Brussels based published an article on how what it calls ‘the false prophecies of an economic collapse,’ have boosted the confidence of hard Brexiteers. To the point where, as the publication disparagingly notes, some even think a ‘no deal’ might not be a bad thing. It writes:

Others, including many in British business, are quietly sorry the economy hasn’t taken a hit — if only because to them a hard shock seems the one thing that can sway the politics around Brexit and push the government to strike a favorable trade deal with Europe. If a shock comes, it’ll now probably come ‘too late,’ in the words of one former government insider. The likelier course, economists now believe, is a long-term economic slowdown.

So, basically, the economists who predicted mayhem are disappointed that it didn’t happen as it obstructs their political ideals, now predict a “slow strangling of the economy” that they seem to find objectionable, because it will not help them stop, or reverse, Brexit. To complicate matters, evidence supporting the pessimistic view that is now Bremain’s best hope isn’t clear-cut. The Bank of England can do no ‘better’ than call Brexit a ‘long-term drag’ that will bring a ‘new, lower speed limit for growth.’ Amit Kara, head of macroeconomic forecasting at the National Institute for Economic and Social Research (NIESR) commented that:

The short, sharp shock has simply not materialized and unless there is some incredibly destructive news, it’s very unlikely to.

NIESR projected a slowdown in economic growth over the next five years of an average quarter percentage point annually – which it can only partly blame Brexit for. The UK’s main problem is weak productivity growth. Nevertheless, insists that there is more worrying data, with optimism about business conditions falling for the first time in a year, investment intentions deteriorating and spending plans for building at the lowest since July 2009. Retail sales have slumped and household income is £600 lower than projected if the UK had voted to remain in the EU, according to NIESR.

But there seemingly hangs a strange sense of dread over the article. Nick Macpherson, former head of the Treasury, is quoted as saying:

Growth will be 1.5 percent rather than 2 percent, that kind of thing. Over 25 years this will have quite a big effect on Britain’s living standards, but day-to-day it won’t be very dramatic. The only thing which could change that is a very hard Brexit indeed. Lorry queues round the M25, planes grounded, that sort of thing. The problem then is it will be too late to do anything about it.

The tone suggests that the danger is still Brexit. There is not even the slightest appreciation or thinking in the article about alternatives, or new opportunities. Doom and gloom, even though the worst has not materialised, is still, it seems, the first order of the day.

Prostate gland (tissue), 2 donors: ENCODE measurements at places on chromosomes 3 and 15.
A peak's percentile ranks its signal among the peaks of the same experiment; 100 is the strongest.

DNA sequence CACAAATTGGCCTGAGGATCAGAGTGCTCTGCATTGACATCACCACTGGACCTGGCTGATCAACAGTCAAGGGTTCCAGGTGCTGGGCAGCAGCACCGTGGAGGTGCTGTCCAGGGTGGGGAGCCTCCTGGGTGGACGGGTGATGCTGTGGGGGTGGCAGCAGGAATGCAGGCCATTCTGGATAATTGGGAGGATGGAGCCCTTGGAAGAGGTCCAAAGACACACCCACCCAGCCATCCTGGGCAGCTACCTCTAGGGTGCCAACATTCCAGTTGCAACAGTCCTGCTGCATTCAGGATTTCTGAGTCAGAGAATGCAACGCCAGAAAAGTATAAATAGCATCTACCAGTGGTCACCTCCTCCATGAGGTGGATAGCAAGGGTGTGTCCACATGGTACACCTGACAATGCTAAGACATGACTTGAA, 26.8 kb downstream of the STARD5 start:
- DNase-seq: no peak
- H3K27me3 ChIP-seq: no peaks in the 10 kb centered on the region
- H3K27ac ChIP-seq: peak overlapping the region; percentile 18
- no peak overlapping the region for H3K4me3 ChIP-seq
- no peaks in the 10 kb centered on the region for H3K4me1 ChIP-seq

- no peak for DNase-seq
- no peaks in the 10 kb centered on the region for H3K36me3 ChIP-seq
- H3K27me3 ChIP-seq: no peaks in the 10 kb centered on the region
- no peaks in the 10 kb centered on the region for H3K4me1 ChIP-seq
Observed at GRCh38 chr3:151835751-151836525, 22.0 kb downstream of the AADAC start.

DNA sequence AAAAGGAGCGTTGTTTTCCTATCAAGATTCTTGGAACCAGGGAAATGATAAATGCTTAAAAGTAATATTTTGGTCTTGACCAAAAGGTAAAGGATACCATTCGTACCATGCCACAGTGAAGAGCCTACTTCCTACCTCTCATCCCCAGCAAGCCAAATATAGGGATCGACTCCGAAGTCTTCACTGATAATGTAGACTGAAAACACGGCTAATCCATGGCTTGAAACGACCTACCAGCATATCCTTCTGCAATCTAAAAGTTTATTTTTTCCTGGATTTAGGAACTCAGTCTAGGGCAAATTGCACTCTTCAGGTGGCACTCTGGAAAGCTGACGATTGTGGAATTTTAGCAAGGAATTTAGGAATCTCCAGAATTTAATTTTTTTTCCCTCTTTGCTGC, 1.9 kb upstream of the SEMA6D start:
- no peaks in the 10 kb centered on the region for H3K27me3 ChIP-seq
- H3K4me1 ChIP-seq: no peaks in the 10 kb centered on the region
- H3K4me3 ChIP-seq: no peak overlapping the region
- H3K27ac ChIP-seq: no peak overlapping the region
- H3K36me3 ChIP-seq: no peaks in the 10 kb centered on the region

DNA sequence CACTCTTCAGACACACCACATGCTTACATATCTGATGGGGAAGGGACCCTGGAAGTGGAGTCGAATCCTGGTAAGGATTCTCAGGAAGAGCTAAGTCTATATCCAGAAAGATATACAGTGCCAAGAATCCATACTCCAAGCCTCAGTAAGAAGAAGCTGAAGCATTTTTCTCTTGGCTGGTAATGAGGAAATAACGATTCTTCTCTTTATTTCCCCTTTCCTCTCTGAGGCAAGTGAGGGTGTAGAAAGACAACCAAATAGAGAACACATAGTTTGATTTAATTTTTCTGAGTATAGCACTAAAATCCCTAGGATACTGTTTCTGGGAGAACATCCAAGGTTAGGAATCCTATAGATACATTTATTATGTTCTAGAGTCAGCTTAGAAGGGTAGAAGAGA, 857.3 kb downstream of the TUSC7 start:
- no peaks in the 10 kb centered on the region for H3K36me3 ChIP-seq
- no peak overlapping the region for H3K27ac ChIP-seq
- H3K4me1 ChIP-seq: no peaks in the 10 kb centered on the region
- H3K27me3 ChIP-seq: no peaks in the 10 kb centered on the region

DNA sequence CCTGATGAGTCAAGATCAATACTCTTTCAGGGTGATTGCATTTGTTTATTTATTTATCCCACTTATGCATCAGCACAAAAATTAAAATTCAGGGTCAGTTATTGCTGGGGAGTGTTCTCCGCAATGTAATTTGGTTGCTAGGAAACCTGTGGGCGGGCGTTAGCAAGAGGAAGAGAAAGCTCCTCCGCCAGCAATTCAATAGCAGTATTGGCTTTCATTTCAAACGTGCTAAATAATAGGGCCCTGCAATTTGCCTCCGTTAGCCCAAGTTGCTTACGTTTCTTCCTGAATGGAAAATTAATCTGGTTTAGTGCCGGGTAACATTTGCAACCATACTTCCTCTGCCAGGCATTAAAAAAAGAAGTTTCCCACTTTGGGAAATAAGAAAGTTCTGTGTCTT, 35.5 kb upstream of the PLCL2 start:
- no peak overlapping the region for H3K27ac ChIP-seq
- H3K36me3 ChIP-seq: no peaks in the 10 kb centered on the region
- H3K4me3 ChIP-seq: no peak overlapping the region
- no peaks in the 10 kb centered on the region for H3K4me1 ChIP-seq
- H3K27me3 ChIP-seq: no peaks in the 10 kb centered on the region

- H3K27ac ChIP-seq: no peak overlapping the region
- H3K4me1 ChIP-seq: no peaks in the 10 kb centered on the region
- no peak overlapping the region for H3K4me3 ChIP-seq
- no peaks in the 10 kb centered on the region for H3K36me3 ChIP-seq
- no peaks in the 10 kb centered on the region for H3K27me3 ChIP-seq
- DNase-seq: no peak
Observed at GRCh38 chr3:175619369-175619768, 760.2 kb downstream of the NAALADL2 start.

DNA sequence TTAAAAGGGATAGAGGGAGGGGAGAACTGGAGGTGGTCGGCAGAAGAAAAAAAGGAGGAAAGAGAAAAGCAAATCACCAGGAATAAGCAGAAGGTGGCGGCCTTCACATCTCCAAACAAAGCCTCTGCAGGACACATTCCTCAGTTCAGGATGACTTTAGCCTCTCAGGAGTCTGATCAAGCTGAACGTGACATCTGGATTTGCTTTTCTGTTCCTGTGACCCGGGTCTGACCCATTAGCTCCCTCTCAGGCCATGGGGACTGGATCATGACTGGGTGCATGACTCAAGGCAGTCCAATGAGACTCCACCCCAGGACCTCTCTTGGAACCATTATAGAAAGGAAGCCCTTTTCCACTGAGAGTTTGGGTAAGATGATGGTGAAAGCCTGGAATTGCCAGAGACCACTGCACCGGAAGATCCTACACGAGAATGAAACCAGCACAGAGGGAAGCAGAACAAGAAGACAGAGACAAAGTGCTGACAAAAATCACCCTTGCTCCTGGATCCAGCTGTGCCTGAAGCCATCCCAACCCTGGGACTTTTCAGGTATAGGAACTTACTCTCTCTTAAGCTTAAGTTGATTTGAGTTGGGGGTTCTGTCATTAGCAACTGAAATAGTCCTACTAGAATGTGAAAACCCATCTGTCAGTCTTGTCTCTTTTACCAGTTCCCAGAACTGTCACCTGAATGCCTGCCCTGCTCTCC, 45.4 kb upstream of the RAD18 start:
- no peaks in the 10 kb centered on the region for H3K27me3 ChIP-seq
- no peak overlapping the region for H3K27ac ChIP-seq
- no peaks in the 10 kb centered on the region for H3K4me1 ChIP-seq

The largest, probably real problem, that is not so much about Brexit, but the way the UK and EU part ways, is the position of the UK’s financial services. Miles Celic, CEO of lobby group TheCityUK worries that

The U.K. services industry accounts for 80 percent of the British economy, serving customers across the country, the EU and globally. Financial and related professional services are a significant part of that. Regardless of how or when it is done, it is critical for both the U.K. and the EU to agree how this vital trade can continue and to do so as soon as possible. cites an anonymous chief economist at one of the major business organisations, that without a transition agreed early 2018, there is ‘a chance’ of recession, and that

if it happened very suddenly would have a big impact. If there was a fundamental breakdown and there was no transition agreed by the summer or autumn then the financial markets could turn.

The article ends, characteristically, by briefly talking about the government’s position in the most dismissive way possible. It reproaches ‘Brexiteers’ with “choosing to focus on the half-full glass of Britain’s current economic picture:”

Buoyed by record employment levels and continued economic growth, Cabinet ministers have in recent weeks begun talking down the problems associated with a ‘WTO Brexit’, the scenario in which Britain falls back onto the standard international trading rules set by the World Trade Organization.

It quotes an anonymous business leader who says members of the Conservative Party’s hard-line European Research Group are privately lobbying British industry groups, pushing the merits of a ‘no deal’, while at the same time downplaying the threat to the City of London’s dominant position in European finance. One Cabinet minister is said to have asked in private:

Do you know how many banks have left for Paris? None. It isn’t going to happen.

A little bit of perspective under a blanket of Brexit-nightmares.